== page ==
Sunday, May 28, 2017

The Other Side of Hope: two solitary men, droll humour & human kindness (QFT until 1 June)

A refugee flees Aleppo in Syria with the only family he has left after an attack on his home. Losing his sister, Khaled (played by Sherwan Haji) makes his way to Finland on board a coal ship and claims asylum in Helsinki.

Local man Wikström (Sakari Kuosmanen) walks out of the family home, sells his shirt business and takes over a struggling restaurant with three pre-existing staff.

After an early near-collision of their paths, in The Other Side of Hope we watch the two solitary men separately adapt to their new situations before their timelines once more combine.
“You might be wiser, but I am older – let me make a call”

The dialogue is often sparse – though sprinkled with brilliantly unexpected droll exchanges – leaving much of the absurdity resting in the visuals alone. A police man uses a digital camera to photograph Khaled and an electronic fingerprint scanner, while bashing out the asylum request on an old manual typewriter.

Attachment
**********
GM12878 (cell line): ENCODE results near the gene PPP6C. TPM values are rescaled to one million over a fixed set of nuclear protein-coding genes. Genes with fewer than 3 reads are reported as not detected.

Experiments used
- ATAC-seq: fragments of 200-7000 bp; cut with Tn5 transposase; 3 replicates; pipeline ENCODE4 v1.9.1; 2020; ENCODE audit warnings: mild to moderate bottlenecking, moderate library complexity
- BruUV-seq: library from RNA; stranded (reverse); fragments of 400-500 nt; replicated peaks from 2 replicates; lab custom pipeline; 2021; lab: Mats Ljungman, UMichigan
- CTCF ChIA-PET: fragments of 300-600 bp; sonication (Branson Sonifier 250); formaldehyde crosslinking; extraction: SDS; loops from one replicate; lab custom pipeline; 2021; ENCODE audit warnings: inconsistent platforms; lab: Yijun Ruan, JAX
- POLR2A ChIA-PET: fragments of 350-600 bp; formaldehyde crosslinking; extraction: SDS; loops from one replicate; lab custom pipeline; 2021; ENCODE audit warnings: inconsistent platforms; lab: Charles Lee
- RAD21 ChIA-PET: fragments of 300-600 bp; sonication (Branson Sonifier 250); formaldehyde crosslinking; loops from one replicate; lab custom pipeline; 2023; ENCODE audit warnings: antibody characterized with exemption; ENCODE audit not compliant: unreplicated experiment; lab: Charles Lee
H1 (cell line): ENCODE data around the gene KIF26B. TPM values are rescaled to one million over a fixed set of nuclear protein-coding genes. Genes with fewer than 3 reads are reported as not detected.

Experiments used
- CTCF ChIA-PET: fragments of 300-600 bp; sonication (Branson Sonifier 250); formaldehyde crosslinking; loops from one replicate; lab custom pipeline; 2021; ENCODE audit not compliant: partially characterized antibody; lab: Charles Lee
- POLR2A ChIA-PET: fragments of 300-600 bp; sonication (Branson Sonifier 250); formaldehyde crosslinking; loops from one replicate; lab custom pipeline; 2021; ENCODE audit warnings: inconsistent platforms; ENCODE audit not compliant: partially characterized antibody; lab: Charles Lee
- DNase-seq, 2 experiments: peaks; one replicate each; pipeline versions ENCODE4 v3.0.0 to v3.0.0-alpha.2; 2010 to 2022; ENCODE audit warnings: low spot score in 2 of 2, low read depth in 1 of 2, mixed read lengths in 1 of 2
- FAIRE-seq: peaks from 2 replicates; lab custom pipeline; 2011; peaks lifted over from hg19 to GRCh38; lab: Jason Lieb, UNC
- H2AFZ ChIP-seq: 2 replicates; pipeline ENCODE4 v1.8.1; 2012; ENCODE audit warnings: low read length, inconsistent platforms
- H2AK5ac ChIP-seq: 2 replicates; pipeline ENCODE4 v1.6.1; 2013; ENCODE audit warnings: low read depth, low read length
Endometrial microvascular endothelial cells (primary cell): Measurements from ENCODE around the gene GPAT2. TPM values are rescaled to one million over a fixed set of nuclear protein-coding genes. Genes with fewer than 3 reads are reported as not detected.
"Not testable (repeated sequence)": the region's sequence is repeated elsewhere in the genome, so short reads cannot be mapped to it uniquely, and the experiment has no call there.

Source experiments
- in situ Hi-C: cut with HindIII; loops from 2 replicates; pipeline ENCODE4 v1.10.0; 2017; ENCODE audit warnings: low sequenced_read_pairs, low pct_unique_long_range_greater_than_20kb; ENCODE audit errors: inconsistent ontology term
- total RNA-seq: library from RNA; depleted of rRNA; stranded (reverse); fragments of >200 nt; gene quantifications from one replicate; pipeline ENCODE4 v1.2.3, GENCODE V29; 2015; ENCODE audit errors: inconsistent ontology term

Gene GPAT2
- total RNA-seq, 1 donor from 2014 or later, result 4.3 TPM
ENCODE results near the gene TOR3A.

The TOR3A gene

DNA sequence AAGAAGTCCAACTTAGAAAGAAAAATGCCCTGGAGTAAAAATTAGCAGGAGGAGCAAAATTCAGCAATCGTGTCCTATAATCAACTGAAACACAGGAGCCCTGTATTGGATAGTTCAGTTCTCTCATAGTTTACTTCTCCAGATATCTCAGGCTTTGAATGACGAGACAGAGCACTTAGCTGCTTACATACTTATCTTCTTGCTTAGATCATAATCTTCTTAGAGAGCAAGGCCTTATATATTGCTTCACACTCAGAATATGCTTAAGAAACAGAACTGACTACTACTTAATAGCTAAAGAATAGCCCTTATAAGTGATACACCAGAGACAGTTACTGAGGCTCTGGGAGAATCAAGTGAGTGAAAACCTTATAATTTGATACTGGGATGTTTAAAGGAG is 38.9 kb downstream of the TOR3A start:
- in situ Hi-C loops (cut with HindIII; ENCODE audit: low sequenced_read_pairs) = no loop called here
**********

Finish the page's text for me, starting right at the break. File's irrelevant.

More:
The film’s billing as a ‘deadpan comedy’ is somewhat overcooked. There’s certainly a prospect of death and plenty of pans in The Golden Pint’s kitchen, but the moments of obvious humour are spread surprisingly thin across the 98 minute movie.

Writer and director Aki Kaurismäki manages to inject a lot of reality into an asylum process which is peppered with state obfuscation and the kindness of ordinary citizens who lend a hand (or look the other way) at key moments. But it’s not a saccharine treatment full of happy reunions. The violent targeting of Khaled was not left behind in Aleppo but follows him to Helsinki.

The banal is twisted, the mundane somehow exaggerated like a filmic version of a Magnus Mills novel. We never get much back story for the minor characters. They just exist to inject ideas to move the plot forward to its ambiguous conclusion.

A strange film, oddly satisfying in a humdrum fashion as it contrasts the plight of refugees with other people choosing to make fresh starts. The Other Side of Hope will equally amuse and bemuse audiences in the Queen’s Film Theatre until 1 June.

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